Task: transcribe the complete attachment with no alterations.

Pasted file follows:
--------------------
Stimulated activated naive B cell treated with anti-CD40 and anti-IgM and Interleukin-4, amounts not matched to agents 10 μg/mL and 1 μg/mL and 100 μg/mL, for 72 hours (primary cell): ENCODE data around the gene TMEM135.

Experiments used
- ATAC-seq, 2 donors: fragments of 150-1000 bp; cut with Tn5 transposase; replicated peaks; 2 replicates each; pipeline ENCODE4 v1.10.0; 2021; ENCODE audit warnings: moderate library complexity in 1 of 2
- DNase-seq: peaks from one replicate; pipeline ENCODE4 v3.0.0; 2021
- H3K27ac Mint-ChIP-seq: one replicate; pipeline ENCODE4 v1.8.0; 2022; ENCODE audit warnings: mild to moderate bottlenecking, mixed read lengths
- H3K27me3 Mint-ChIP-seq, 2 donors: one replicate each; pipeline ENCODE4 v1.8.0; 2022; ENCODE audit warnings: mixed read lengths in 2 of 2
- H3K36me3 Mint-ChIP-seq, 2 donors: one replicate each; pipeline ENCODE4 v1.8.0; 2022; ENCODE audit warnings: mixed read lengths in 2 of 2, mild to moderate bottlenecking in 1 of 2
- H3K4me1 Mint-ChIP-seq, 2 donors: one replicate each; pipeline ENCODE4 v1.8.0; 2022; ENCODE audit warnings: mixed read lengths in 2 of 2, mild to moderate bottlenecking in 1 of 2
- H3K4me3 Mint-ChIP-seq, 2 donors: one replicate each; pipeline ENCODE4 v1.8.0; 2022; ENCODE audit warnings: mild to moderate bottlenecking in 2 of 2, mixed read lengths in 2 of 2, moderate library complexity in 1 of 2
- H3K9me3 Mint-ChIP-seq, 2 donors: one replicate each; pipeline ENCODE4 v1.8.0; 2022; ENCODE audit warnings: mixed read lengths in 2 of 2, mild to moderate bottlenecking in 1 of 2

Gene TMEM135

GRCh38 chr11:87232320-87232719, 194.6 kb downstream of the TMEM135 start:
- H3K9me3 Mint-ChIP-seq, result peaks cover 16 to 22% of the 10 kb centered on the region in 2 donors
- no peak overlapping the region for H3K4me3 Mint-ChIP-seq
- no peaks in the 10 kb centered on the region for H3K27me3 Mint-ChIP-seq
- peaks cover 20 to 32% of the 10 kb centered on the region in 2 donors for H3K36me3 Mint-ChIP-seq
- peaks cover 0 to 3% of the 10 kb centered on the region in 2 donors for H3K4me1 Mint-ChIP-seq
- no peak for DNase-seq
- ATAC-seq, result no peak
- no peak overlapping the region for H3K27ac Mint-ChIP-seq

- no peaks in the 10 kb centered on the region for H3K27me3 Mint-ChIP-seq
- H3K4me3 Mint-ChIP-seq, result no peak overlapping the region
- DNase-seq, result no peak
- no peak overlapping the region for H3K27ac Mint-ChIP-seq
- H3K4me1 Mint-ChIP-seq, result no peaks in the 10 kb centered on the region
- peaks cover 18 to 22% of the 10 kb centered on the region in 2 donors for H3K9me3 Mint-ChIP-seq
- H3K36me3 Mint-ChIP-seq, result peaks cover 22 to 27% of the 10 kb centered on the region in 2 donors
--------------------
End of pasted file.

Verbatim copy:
Stimulated activated naive B cell treated with anti-CD40 and anti-IgM and Interleukin-4, amounts not matched to agents 10 μg/mL and 1 μg/mL and 100 μg/mL, for 72 hours (primary cell): ENCODE data around the gene TMEM135.

Experiments used
- ATAC-seq, 2 donors: fragments of 150-1000 bp; cut with Tn5 transposase; replicated peaks; 2 replicates each; pipeline ENCODE4 v1.10.0; 2021; ENCODE audit warnings: moderate library complexity in 1 of 2
- DNase-seq: peaks from one replicate; pipeline ENCODE4 v3.0.0; 2021
- H3K27ac Mint-ChIP-seq: one replicate; pipeline ENCODE4 v1.8.0; 2022; ENCODE audit warnings: mild to moderate bottlenecking, mixed read lengths
- H3K27me3 Mint-ChIP-seq, 2 donors: one replicate each; pipeline ENCODE4 v1.8.0; 2022; ENCODE audit warnings: mixed read lengths in 2 of 2
- H3K36me3 Mint-ChIP-seq, 2 donors: one replicate each; pipeline ENCODE4 v1.8.0; 2022; ENCODE audit warnings: mixed read lengths in 2 of 2, mild to moderate bottlenecking in 1 of 2
- H3K4me1 Mint-ChIP-seq, 2 donors: one replicate each; pipeline ENCODE4 v1.8.0; 2022; ENCODE audit warnings: mixed read lengths in 2 of 2, mild to moderate bottlenecking in 1 of 2
- H3K4me3 Mint-ChIP-seq, 2 donors: one replicate each; pipeline ENCODE4 v1.8.0; 2022; ENCODE audit warnings: mild to moderate bottlenecking in 2 of 2, mixed read lengths in 2 of 2, moderate library complexity in 1 of 2
- H3K9me3 Mint-ChIP-seq, 2 donors: one replicate each; pipeline ENCODE4 v1.8.0; 2022; ENCODE audit warnings: mixed read lengths in 2 of 2, mild to moderate bottlenecking in 1 of 2

Gene TMEM135

GRCh38 chr11:87232320-87232719, 194.6 kb downstream of the TMEM135 start:
- H3K9me3 Mint-ChIP-seq, result peaks cover 16 to 22% of the 10 kb centered on the region in 2 donors
- no peak overlapping the region for H3K4me3 Mint-ChIP-seq
- no peaks in the 10 kb centered on the region for H3K27me3 Mint-ChIP-seq
- peaks cover 20 to 32% of the 10 kb centered on the region in 2 donors for H3K36me3 Mint-ChIP-seq
- peaks cover 0 to 3% of the 10 kb centered on the region in 2 donors for H3K4me1 Mint-ChIP-seq
- no peak for DNase-seq
- ATAC-seq, result no peak
- no peak overlapping the region for H3K27ac Mint-ChIP-seq

- no peaks in the 10 kb centered on the region for H3K27me3 Mint-ChIP-seq
- H3K4me3 Mint-ChIP-seq, result no peak overlapping the region
- DNase-seq, result no peak
- no peak overlapping the region for H3K27ac Mint-ChIP-seq
- H3K4me1 Mint-ChIP-seq, result no peaks in the 10 kb centered on the region
- peaks cover 18 to 22% of the 10 kb centered on the region in 2 donors for H3K9me3 Mint-ChIP-seq
- H3K36me3 Mint-ChIP-seq, result peaks cover 22 to 27% of the 10 kb centered on the region in 2 donors